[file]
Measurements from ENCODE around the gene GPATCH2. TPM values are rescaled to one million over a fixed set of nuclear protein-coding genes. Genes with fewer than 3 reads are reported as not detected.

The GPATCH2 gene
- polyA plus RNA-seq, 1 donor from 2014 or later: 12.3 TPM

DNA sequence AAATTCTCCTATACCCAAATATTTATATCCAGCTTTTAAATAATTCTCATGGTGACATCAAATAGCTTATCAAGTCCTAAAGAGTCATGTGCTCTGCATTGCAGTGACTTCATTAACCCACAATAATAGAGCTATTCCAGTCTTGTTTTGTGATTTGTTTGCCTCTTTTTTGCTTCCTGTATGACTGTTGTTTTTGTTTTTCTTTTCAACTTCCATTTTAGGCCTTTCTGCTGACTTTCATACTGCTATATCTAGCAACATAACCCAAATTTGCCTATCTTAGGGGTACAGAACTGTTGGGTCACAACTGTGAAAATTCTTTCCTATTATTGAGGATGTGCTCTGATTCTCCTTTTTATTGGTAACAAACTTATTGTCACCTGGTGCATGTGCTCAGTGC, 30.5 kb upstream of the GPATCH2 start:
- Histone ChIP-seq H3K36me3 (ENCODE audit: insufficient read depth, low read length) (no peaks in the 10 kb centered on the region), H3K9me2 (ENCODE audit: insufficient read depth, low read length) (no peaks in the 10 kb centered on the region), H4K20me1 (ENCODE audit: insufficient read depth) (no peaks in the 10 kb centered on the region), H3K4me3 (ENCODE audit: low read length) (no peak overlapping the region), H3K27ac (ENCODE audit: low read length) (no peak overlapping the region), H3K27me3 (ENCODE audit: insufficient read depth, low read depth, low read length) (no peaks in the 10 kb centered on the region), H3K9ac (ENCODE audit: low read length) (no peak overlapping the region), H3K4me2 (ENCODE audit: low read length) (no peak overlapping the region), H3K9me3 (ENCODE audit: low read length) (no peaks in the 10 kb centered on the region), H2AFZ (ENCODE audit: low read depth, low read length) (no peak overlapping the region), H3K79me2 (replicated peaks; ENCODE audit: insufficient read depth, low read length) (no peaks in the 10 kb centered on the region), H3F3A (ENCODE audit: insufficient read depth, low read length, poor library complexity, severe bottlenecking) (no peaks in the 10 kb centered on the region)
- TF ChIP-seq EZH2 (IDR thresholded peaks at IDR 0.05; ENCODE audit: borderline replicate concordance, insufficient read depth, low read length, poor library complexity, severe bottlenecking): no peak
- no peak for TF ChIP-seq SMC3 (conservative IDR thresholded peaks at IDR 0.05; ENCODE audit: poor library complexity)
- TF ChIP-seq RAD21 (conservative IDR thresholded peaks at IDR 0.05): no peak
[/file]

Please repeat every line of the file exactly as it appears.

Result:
Measurements from ENCODE around the gene GPATCH2. TPM values are rescaled to one million over a fixed set of nuclear protein-coding genes. Genes with fewer than 3 reads are reported as not detected.

The GPATCH2 gene
- polyA plus RNA-seq, 1 donor from 2014 or later: 12.3 TPM

DNA sequence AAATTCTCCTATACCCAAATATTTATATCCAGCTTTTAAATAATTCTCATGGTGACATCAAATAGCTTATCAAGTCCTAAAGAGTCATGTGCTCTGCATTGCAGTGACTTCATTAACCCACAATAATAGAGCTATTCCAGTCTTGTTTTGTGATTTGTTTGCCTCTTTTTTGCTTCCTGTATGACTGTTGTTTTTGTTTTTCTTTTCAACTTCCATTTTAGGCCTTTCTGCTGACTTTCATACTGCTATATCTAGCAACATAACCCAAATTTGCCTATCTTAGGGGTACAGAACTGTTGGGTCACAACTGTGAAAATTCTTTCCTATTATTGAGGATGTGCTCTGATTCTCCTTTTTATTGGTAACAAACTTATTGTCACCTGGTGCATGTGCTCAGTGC, 30.5 kb upstream of the GPATCH2 start:
- Histone ChIP-seq H3K36me3 (ENCODE audit: insufficient read depth, low read length) (no peaks in the 10 kb centered on the region), H3K9me2 (ENCODE audit: insufficient read depth, low read length) (no peaks in the 10 kb centered on the region), H4K20me1 (ENCODE audit: insufficient read depth) (no peaks in the 10 kb centered on the region), H3K4me3 (ENCODE audit: low read length) (no peak overlapping the region), H3K27ac (ENCODE audit: low read length) (no peak overlapping the region), H3K27me3 (ENCODE audit: insufficient read depth, low read depth, low read length) (no peaks in the 10 kb centered on the region), H3K9ac (ENCODE audit: low read length) (no peak overlapping the region), H3K4me2 (ENCODE audit: low read length) (no peak overlapping the region), H3K9me3 (ENCODE audit: low read length) (no peaks in the 10 kb centered on the region), H2AFZ (ENCODE audit: low read depth, low read length) (no peak overlapping the region), H3K79me2 (replicated peaks; ENCODE audit: insufficient read depth, low read length) (no peaks in the 10 kb centered on the region), H3F3A (ENCODE audit: insufficient read depth, low read length, poor library complexity, severe bottlenecking) (no peaks in the 10 kb centered on the region)
- TF ChIP-seq EZH2 (IDR thresholded peaks at IDR 0.05; ENCODE audit: borderline replicate concordance, insufficient read depth, low read length, poor library complexity, severe bottlenecking): no peak
- no peak for TF ChIP-seq SMC3 (conservative IDR thresholded peaks at IDR 0.05; ENCODE audit: poor library complexity)
- TF ChIP-seq RAD21 (conservative IDR thresholded peaks at IDR 0.05): no peak